Witchdoctor Productions’ backline crew very quickly and efficiently cleared the stage for final sound check, and barely twenty minutes elapsed before the lights went down and the opening strains of ‘Blow Your Trumpets, Gabriel’ rang out as Behemoth took the stage. While Voltumna were excellent, Behemoth were incandescent. This performance of 2013’s The Satanist in full showcased a band at the top of their game: having already experienced their original The Satanist tour in late 2014, it was incredible how much they refined this show to the point it is now. What was immediately evident was the vastly improved band dynamic: Nergal and Seth shared far more lead guitar duties, while Orion took on a greater portion of the vocals as well.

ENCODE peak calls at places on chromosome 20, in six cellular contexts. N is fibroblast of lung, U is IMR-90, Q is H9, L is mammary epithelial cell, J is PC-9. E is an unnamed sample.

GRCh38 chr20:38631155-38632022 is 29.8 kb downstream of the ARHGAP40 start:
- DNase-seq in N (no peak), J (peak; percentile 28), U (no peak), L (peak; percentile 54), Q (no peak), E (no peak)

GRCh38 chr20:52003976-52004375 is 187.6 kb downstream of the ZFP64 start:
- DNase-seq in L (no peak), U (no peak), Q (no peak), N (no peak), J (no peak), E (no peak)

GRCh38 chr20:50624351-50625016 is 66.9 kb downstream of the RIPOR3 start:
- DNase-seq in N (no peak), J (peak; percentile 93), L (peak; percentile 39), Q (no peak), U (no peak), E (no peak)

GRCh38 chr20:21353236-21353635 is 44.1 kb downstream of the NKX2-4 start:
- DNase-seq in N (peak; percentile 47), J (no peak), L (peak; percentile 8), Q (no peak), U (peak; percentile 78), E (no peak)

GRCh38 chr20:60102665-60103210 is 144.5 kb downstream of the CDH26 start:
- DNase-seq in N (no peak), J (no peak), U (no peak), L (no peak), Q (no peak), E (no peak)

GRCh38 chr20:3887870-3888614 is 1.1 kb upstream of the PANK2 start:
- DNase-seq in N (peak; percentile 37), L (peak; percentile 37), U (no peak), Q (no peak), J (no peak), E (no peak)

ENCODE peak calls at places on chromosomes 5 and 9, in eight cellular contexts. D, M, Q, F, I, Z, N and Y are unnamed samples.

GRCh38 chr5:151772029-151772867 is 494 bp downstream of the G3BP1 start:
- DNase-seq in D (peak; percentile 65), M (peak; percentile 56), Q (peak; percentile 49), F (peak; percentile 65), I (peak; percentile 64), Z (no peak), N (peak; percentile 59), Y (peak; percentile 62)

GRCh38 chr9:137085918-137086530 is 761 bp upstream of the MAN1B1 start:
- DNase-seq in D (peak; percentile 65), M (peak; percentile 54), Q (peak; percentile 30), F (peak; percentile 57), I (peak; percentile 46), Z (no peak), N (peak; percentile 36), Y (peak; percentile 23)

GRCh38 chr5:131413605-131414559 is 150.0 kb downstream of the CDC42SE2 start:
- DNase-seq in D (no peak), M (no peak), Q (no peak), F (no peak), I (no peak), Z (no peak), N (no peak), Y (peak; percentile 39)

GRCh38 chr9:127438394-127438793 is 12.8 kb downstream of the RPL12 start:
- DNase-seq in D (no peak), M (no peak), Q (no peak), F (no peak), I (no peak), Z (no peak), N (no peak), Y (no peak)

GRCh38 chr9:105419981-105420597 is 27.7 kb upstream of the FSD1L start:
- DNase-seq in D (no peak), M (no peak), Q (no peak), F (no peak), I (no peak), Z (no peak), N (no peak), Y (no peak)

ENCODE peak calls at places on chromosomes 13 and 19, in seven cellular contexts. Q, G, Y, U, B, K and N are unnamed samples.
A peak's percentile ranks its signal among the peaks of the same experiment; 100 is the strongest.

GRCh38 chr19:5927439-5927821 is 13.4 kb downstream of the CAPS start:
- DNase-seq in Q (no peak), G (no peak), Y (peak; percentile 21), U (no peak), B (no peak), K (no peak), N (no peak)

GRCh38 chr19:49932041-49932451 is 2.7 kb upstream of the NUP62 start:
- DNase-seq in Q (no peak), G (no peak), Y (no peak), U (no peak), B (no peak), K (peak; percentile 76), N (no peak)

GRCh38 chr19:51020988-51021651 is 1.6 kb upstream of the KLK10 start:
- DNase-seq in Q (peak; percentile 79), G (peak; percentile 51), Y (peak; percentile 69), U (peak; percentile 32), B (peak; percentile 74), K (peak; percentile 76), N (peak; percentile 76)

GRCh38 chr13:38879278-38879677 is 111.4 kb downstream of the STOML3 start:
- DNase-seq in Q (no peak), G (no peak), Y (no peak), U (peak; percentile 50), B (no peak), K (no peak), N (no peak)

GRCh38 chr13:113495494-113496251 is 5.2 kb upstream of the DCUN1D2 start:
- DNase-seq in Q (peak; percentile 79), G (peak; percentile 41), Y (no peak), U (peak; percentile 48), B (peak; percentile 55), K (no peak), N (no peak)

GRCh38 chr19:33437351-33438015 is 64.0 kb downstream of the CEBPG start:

Make no mistake, though; despite these seamless interchanges, this was still Nergal’s show: he was the consummate frontman, leaping along monitors, handing out the new ‘Furor Divinus’ eucharist wafers and swinging thuribles of incense between barking out lyrics with unmistakeable passion. And it was this passion that translated to his audience as well: tears flowed unchecked down any number of faces throughout most of the show, a phenomenon I have never witnessed at metal shows in South Africa in over twenty years of attending gigs. While the big ‘singles’ from the album – particularly ‘Ora Pro Nobis Lucifer’ – were massive crowd pleasers, it was the closing track, ‘O Father O Satan O Sun’ that dragged palpable waves of emotion from the attendees. Fists and horns were raised, but in subdued reverence. Following this, Behemoth returned to the stage for a mini-set of encores made up of old favourites ‘Pure Evil and Hate’, ‘Antichristian Phenomenon’  and ‘Conquer All’, before ending the night’s festivities with ‘Chant for Eschaton 2000’.